"Today's Matriarchies From the Newest View"Free E-Course about unknown facts of indigenous cultures around the word.
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7 course segments,
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Table of ContentsClick the red topics for an excerpt
- Where are there currently matriarchies?
... How can a society be documented as a matriarchy, if the term is not clearly defined? Here we meet with one of the fundamental problems in matriarchy research. [...] H. L. Morgan described “Mother Right” among the matriarchal Iroquois of North America, and spoke, like Bachofen, of a “gynecocracy” (the rule of women) in the early cultural phases of humanity. Although it would therefore appear as if Bachofen or Morgan were the discoverers of matriarchy, neither of them employed this concept! ...
... Namely, the idea that the right of the mother represents “an early cultural phase of humanity.” Bachofen, for example, connected Mother Right with pre-antique peoples, and the patriarchal model with the “more highly developed” Greek culture which sprang from them. ...
... In the 1960s, the agrarian sociologist Christian Sigrist employed the term of “regulated anarchy” as a book title, used previously (in 1921) by Max Weber (legal expert, economist, sociologist) for “primitive communities.” In his book Regulated Anarchy: Inquiries into the Absence and Origin of Political Government in the Segmentary Societies of Africa, the author points to the main characteristic of these societies: the lack of government. Here he examined the inter-relations that ...
... The social structures of a culture which is foreign to us cannot be perceived from without. This also holds for matriarchal societies. The characteristics of their life as a group become noticeable only when one lives among the people of such a society.
This happened to the artist Antje Olowaili, who in the early 1990s lived for one year among the matriarchal Kuna (in Panama), and became aware of this fact only when, upon her return, she ...
- The use of authentic sources
... Harmony and reciprocity between men and women is an important feature of these societies. Matriarchies are societies in balance.
This means that the relationship between man and woman is no “battle of the sexes,” no “marital war”; there are no hen-pecked husbands, bridled by some “Xanthippe,” no women’s shelters offering refuge to abused women. How, then, does it work? And what does a couple’s relationship look like? ...
... The anthropologist Dr. Shanshan Du investigated four socio-cultural frameworks for the equality of the sexes, which ...
- the complementariness of the sexes— “different, but equally valuable”
- the meaninglessness of the sexes— the exact opposite to our society
... “Everything comes in pairs, there is no such thing as being alone!” Or, as is claimed in an oft-cited metaphor, which refers to the unity of spouses: “Chopsticks only work in pairs!” The same contribution, during a meal, of each stick in a pair of Chinese chopsticks reflects the joint roles of the sexes in all areas. This includes pregnancy and birth— here, the male spouse serves as midwife—, raising of children, housework, agricultural subsistence economy, and tasks of leadership. ...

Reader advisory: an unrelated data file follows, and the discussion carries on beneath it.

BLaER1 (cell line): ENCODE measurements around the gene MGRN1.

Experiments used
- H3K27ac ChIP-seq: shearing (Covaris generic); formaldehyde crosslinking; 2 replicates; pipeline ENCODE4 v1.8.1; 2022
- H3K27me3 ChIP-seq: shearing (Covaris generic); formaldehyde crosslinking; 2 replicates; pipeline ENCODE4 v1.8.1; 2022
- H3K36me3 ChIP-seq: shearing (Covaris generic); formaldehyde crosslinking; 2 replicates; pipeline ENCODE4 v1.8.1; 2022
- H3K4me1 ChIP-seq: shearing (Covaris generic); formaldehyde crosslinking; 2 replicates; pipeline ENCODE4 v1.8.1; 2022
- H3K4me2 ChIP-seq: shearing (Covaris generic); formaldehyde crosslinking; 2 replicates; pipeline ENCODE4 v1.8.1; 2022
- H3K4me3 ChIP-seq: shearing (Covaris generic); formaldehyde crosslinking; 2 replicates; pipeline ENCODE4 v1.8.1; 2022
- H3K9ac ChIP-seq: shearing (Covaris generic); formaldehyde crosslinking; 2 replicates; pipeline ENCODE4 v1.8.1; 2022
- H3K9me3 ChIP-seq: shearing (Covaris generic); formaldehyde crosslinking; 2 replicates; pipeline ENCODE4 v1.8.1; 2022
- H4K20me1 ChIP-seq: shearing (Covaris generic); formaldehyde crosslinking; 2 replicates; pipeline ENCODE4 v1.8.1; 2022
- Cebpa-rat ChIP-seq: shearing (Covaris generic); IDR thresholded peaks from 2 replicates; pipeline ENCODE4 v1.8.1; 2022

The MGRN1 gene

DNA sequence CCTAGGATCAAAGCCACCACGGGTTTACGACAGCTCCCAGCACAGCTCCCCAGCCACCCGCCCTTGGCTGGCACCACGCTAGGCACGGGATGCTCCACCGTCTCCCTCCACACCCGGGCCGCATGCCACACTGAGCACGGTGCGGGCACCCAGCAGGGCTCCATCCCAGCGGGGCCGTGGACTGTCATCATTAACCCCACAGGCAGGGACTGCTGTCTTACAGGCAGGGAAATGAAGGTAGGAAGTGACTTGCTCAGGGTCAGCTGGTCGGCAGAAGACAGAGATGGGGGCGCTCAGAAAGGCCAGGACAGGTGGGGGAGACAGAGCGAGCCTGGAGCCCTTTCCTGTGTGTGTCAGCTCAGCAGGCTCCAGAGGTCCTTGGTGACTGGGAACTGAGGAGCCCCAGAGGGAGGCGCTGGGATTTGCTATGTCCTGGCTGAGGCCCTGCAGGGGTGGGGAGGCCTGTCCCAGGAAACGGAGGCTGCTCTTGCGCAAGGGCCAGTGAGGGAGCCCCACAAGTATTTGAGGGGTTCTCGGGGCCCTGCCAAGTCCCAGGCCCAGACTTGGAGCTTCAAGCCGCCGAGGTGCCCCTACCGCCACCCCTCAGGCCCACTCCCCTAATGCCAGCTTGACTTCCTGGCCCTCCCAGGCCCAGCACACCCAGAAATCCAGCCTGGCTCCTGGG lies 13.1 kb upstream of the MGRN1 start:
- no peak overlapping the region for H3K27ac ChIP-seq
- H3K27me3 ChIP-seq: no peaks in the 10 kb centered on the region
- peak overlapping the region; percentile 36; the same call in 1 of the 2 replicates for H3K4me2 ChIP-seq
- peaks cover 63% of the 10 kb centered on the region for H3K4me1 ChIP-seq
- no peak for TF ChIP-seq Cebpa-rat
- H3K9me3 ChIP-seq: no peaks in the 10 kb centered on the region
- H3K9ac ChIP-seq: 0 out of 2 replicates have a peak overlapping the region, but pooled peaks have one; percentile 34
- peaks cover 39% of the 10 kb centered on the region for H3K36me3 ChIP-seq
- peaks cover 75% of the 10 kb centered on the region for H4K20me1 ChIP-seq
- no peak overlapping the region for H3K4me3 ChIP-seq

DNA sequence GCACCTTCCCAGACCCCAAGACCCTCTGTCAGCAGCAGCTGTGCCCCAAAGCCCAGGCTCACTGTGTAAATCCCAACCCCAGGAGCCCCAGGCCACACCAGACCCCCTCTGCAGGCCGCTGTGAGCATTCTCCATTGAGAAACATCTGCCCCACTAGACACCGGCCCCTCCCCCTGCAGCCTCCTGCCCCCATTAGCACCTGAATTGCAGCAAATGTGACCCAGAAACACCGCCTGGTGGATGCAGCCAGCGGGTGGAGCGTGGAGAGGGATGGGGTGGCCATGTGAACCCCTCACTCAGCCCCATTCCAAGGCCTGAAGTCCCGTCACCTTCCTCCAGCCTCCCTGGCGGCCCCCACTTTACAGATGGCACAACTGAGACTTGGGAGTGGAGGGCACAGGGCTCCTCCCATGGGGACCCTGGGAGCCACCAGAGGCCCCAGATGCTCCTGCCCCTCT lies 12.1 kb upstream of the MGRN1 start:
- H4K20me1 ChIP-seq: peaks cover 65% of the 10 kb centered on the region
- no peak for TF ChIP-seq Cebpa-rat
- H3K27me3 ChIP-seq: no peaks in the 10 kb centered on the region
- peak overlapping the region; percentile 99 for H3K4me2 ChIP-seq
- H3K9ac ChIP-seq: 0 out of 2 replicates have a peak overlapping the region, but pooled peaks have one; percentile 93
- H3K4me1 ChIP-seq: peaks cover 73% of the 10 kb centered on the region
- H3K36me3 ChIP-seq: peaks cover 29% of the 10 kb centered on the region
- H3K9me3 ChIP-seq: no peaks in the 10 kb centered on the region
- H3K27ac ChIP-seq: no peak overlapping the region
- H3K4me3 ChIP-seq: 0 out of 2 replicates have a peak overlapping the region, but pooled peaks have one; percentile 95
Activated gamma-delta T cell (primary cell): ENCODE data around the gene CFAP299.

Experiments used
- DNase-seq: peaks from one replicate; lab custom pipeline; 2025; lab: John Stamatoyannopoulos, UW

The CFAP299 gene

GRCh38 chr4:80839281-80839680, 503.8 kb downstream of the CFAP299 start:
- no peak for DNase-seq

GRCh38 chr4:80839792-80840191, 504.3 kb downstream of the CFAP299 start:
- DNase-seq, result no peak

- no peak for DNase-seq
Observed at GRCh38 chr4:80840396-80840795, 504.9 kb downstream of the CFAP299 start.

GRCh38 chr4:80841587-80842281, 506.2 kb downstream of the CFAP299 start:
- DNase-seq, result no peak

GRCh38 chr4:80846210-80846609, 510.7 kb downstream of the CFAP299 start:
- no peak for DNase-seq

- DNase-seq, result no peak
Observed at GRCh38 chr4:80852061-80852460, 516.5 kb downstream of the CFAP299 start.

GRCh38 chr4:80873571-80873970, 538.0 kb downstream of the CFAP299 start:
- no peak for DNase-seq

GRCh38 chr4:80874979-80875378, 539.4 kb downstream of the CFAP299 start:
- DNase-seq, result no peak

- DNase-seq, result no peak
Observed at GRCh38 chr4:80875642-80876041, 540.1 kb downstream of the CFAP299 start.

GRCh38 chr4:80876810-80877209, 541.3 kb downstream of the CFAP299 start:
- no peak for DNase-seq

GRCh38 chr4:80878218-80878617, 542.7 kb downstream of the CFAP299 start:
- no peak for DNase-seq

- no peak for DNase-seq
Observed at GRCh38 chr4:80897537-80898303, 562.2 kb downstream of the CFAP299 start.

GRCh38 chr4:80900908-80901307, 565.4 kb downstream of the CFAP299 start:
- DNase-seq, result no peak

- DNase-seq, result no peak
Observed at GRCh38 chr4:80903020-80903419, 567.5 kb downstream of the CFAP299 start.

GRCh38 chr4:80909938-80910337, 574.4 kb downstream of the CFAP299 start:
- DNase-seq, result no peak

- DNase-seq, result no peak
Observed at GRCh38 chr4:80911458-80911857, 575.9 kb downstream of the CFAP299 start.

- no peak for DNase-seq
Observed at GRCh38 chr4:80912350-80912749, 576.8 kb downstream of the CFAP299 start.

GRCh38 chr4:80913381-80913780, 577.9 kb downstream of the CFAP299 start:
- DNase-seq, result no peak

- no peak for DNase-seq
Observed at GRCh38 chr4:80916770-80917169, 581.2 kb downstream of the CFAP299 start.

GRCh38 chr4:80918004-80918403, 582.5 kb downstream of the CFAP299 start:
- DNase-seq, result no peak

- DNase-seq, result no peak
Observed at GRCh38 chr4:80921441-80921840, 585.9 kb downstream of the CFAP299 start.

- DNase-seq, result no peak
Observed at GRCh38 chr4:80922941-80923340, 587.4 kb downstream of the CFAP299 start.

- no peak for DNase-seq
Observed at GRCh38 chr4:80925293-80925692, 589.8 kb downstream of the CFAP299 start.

... The circle is a typical symbol for tribal societies, which is often found in the architecture. The frequently encountered circular encampment, the circular structure of the settlement is an especially obvious architectonic possibility for the expression of social equality. ...
- Segmentary Societies — Another Concept for Matriarchy
... You have heard over and over again in this course that there is no rule in matriarchy, no single person who bears the responsibility or leadership.
But how then is everyday life ordered? How are decisions taken? Who determines where the new granary should be built? Or, how is an answer found to important questions, which concern the entire tribe: should one sign a contract with representatives of the occupying power, form an alliance with the colonists, or enter into a relationship with the missionary station?
Actually, the question is: How are politics conducted, in small matters and in large? ...
- What Are the Advantages of the Consensus-Principle?
- Consensus is Reflected in Language
- The Origin of Language and Self-knowledge
- The art of life: the balance between egoism and altruism
... Ethnologists have designated actions which benefit the group as “altruistic.” They have also labeled them as “selfless” actions, or actions “for the good of others” or “for the common good.” In doing so, they have chosen a concept which brings to mind a form of human behavior which is loaded with ethical connotations. That is, a moral standard is conveyed along with the concept.
On the other hand, one hears that Darwin’s point of view amounts to the “law of the jungle,” according to which every individual, egoistically, at the cost of others, and in ruthless competition, looks after his own interests.
This view of animal life as egoistic is false in two regards. ...
Literature and sources used
"Today's Matriarchies From the Newest View"
one Email per week
Today the Basques are as matriarchal as every community in Europe: not very much (matriarchal = matrilineal + matrilocal). Nevertheless you will find here matriarchal elements, like in all European societies. You can follow the traces in religion (Christianity in most of Europe), the folklore, tales and legends, habits and traditions, especially at festivals.
Though, the Basques are speaking their own non-indoeuropean language, which means, the cultural influence from the patriarchal Kurgan Culture had less influence on them as on other European peoples, i.e. the Greeks or Celts or Germans.